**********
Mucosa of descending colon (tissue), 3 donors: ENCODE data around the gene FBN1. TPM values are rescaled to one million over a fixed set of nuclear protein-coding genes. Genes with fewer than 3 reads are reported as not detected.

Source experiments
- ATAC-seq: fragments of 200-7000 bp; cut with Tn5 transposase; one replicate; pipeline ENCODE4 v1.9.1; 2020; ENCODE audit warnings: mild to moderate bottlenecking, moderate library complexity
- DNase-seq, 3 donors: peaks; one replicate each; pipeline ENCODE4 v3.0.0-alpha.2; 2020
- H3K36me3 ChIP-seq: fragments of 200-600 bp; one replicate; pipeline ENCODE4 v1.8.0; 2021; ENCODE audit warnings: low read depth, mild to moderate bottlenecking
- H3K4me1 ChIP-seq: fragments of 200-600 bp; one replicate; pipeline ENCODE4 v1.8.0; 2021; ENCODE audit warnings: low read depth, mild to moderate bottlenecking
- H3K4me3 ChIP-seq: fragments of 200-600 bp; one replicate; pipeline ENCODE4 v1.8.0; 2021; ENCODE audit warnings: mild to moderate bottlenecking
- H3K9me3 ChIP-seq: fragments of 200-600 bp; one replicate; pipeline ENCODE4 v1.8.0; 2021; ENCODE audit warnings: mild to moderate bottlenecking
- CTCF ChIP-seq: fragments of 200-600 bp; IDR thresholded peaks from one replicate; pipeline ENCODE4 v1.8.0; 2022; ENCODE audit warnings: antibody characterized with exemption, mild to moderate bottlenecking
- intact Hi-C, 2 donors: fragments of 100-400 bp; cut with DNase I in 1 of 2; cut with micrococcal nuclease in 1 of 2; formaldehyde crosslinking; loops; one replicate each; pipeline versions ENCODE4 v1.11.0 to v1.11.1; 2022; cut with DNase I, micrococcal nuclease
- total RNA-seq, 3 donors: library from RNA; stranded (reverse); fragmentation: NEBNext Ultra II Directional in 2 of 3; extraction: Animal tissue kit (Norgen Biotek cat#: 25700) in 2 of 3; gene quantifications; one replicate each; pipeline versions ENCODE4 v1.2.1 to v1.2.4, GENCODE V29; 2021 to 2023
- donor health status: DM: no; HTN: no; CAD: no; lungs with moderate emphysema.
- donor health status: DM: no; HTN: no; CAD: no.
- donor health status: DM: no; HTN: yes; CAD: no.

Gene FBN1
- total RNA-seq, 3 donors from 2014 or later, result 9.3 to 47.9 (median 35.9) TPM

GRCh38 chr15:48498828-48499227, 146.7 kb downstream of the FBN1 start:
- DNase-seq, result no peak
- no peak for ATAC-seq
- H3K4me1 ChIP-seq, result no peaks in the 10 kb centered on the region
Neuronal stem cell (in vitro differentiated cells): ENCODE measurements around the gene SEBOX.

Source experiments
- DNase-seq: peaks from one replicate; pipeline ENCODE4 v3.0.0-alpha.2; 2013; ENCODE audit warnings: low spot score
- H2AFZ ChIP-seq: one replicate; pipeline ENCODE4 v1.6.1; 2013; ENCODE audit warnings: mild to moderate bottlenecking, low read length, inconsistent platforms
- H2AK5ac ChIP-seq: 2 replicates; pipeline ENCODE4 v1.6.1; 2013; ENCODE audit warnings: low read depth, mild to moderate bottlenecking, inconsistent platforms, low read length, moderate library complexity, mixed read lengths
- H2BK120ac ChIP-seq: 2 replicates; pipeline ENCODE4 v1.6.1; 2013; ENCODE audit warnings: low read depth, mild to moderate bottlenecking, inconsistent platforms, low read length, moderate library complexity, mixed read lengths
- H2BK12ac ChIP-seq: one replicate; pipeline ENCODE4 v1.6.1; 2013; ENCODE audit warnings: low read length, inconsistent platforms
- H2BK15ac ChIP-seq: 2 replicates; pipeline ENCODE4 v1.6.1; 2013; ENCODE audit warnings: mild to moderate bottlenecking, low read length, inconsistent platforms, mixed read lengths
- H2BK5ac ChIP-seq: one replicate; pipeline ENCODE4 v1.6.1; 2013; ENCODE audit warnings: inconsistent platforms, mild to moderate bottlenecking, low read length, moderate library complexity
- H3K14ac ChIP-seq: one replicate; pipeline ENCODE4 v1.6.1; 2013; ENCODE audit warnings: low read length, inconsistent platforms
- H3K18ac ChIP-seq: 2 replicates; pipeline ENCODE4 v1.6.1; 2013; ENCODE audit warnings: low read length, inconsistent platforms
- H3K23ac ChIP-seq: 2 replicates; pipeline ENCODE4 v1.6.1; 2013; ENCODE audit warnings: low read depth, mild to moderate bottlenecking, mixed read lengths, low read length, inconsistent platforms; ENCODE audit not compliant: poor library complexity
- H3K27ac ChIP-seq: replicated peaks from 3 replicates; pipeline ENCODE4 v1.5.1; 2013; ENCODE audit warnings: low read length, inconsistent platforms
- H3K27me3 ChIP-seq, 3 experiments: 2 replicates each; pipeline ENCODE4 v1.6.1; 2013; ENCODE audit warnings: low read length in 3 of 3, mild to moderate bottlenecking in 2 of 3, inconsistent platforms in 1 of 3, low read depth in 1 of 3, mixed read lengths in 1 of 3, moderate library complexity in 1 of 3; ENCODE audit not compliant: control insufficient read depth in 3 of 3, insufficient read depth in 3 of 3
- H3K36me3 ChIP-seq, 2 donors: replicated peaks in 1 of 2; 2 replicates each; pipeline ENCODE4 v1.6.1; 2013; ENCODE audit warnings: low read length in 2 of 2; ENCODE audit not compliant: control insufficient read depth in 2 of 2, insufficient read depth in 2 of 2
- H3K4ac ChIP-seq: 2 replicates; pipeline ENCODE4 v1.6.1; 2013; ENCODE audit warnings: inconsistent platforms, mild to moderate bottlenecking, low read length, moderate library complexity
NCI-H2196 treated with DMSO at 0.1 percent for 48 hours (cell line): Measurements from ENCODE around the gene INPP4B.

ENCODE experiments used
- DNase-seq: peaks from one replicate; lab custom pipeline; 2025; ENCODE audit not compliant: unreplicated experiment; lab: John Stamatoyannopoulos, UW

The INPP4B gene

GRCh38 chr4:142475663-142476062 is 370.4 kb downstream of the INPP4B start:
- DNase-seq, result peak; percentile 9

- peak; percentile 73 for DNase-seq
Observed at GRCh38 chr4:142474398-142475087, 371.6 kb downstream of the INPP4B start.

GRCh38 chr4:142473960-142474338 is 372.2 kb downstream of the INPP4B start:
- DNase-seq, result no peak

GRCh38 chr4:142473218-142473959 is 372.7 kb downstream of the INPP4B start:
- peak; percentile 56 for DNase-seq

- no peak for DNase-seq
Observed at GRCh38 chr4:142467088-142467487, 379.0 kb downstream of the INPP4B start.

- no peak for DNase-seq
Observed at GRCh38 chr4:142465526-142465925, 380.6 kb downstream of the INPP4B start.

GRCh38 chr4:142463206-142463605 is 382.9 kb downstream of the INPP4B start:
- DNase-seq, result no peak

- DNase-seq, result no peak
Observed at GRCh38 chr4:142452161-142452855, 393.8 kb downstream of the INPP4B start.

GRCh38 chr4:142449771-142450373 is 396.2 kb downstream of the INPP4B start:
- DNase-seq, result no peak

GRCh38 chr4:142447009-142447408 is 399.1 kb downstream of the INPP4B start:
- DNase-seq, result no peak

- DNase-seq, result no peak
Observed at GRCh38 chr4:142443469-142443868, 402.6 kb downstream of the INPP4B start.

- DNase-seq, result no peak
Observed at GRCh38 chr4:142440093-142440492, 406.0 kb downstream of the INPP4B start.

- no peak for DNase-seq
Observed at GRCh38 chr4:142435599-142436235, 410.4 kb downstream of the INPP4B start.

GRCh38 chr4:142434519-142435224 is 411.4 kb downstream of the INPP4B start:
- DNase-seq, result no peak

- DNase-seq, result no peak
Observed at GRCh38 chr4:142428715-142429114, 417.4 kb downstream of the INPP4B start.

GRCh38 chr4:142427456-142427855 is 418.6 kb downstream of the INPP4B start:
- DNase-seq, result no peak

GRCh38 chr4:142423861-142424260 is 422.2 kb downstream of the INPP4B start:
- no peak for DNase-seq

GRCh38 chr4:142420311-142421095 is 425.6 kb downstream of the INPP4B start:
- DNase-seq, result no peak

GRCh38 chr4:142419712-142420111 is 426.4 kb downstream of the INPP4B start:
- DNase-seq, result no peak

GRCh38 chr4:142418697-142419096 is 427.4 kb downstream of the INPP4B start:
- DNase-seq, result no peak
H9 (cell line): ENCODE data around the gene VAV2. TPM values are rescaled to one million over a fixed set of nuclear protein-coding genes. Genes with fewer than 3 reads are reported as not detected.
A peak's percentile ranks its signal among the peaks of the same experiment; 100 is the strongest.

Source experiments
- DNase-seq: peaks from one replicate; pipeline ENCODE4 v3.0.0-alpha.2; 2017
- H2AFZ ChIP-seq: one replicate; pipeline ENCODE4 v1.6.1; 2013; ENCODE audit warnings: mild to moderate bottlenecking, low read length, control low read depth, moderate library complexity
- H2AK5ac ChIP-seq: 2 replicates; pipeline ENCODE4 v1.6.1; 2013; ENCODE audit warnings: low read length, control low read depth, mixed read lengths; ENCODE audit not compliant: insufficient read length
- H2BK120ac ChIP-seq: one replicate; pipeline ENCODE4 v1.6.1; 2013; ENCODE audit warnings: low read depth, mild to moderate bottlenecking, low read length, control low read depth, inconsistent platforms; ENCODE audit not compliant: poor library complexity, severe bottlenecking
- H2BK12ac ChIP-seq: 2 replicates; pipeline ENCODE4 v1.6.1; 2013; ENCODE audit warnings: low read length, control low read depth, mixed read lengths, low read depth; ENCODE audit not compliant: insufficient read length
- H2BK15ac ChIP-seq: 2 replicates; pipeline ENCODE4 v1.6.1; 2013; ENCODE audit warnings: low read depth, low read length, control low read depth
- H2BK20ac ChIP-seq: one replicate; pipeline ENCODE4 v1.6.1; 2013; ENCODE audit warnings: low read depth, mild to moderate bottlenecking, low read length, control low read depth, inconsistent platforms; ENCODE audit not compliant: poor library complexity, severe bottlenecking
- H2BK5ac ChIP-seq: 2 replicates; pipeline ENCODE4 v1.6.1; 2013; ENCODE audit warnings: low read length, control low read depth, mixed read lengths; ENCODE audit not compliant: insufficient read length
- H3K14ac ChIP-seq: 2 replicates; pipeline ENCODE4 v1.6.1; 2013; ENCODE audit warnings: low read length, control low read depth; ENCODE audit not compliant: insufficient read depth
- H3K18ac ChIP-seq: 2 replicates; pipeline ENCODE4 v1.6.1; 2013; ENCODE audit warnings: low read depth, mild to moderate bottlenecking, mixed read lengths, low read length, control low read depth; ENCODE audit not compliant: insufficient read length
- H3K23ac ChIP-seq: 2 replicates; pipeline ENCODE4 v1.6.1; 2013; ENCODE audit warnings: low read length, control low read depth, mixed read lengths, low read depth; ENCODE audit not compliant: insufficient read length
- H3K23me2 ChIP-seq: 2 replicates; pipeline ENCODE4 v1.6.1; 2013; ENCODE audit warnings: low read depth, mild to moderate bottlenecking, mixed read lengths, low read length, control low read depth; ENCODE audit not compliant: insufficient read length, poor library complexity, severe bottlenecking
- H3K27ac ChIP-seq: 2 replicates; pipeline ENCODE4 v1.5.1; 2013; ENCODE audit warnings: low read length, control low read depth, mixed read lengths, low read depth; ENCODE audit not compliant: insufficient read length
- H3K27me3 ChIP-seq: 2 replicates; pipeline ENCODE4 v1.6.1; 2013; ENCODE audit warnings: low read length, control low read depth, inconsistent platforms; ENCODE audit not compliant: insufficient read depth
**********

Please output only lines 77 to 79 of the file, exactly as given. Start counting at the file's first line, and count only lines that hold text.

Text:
GRCh38 chr4:142419712-142420111 is 426.4 kb downstream of the INPP4B start:
- DNase-seq, result no peak

GRCh38 chr4:142418697-142419096 is 427.4 kb downstream of the INPP4B start: